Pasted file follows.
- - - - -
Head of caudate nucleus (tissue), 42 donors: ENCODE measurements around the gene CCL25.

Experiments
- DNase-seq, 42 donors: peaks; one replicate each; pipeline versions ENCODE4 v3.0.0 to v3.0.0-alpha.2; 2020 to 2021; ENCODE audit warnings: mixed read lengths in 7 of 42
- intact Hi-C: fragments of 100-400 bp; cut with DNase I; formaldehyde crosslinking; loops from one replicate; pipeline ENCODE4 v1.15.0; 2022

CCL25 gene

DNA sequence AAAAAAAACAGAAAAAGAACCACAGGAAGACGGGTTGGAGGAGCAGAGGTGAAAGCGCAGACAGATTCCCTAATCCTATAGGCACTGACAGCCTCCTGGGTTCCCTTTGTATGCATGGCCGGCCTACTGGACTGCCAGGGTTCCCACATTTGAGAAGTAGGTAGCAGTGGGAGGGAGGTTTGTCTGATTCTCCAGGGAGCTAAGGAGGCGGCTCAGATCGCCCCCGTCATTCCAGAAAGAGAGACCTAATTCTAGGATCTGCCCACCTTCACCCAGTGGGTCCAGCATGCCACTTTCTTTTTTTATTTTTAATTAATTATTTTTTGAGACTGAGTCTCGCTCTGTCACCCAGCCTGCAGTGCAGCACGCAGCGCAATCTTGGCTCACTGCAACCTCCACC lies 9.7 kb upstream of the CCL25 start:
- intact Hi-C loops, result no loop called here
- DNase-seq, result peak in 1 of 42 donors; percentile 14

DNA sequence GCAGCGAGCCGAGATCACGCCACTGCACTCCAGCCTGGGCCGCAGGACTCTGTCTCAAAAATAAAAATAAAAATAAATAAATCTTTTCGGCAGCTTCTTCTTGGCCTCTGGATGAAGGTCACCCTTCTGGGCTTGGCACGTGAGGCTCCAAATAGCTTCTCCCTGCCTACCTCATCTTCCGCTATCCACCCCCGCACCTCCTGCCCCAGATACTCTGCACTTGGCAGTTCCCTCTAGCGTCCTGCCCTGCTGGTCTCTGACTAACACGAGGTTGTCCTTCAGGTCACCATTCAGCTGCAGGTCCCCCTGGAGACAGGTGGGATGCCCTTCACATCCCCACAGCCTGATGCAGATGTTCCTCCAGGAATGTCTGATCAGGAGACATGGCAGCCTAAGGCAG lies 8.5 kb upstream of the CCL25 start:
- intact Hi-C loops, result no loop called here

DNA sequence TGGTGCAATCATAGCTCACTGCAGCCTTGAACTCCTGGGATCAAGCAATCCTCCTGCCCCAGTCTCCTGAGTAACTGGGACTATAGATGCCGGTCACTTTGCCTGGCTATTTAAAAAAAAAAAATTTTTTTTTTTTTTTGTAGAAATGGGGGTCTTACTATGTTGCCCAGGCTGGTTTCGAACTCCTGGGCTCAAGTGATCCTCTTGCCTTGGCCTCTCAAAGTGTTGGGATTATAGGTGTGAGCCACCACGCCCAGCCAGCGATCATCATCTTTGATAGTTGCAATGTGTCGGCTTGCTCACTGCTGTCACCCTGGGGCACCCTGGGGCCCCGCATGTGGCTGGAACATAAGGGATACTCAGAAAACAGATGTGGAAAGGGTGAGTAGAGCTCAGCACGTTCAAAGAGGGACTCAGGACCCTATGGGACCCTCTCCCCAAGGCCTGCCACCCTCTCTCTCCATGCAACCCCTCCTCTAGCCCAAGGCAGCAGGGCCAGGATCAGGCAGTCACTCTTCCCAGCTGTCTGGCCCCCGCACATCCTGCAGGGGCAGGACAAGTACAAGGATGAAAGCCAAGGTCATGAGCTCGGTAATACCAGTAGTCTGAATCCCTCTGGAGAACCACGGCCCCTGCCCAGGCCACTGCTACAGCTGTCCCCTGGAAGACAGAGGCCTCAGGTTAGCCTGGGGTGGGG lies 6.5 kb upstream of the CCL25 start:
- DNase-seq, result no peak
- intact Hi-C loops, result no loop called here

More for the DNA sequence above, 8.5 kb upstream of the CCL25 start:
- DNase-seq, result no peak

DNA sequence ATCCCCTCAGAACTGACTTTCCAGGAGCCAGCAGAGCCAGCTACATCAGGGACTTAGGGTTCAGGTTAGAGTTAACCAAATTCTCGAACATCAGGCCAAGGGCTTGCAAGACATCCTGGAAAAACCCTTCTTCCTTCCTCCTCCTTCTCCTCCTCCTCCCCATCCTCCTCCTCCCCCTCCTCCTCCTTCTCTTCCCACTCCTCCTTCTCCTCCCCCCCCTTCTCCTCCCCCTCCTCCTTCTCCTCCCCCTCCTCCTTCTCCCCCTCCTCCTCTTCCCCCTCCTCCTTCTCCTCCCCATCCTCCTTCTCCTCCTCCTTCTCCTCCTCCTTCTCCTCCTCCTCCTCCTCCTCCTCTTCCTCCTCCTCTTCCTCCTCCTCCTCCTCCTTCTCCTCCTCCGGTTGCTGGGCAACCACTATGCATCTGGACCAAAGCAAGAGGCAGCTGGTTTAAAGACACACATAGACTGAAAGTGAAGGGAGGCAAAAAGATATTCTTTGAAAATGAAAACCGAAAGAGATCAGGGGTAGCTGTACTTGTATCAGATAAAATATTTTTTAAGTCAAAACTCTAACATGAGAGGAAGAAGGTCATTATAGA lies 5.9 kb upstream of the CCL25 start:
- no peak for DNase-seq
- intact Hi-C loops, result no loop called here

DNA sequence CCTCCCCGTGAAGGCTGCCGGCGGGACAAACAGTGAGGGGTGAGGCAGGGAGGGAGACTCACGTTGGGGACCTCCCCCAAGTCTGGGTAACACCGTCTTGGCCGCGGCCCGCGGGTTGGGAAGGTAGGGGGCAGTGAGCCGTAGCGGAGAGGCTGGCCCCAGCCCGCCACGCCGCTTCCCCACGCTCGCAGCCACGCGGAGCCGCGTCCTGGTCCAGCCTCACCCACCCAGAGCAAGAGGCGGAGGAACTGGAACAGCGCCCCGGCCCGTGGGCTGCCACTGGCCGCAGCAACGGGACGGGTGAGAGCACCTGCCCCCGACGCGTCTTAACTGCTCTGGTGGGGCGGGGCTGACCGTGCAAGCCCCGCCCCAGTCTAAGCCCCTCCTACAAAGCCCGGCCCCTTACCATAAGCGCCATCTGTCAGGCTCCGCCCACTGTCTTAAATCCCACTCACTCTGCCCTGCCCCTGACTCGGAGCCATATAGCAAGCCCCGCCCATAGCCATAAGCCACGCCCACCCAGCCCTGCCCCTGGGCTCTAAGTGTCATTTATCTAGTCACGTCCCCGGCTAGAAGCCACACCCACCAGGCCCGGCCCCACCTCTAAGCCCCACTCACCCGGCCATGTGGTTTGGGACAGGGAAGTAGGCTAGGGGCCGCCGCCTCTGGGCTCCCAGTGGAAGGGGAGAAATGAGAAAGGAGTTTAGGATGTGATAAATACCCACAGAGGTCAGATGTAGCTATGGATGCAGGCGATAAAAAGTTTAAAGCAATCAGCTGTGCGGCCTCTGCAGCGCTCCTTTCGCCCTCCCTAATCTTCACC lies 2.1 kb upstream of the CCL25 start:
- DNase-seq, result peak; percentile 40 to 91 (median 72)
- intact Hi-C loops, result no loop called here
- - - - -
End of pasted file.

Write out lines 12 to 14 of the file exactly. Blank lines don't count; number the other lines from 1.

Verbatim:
- DNase-seq, result no peak
- intact Hi-C loops, result no loop called here

More for the DNA sequence above, 8.5 kb upstream of the CCL25 start: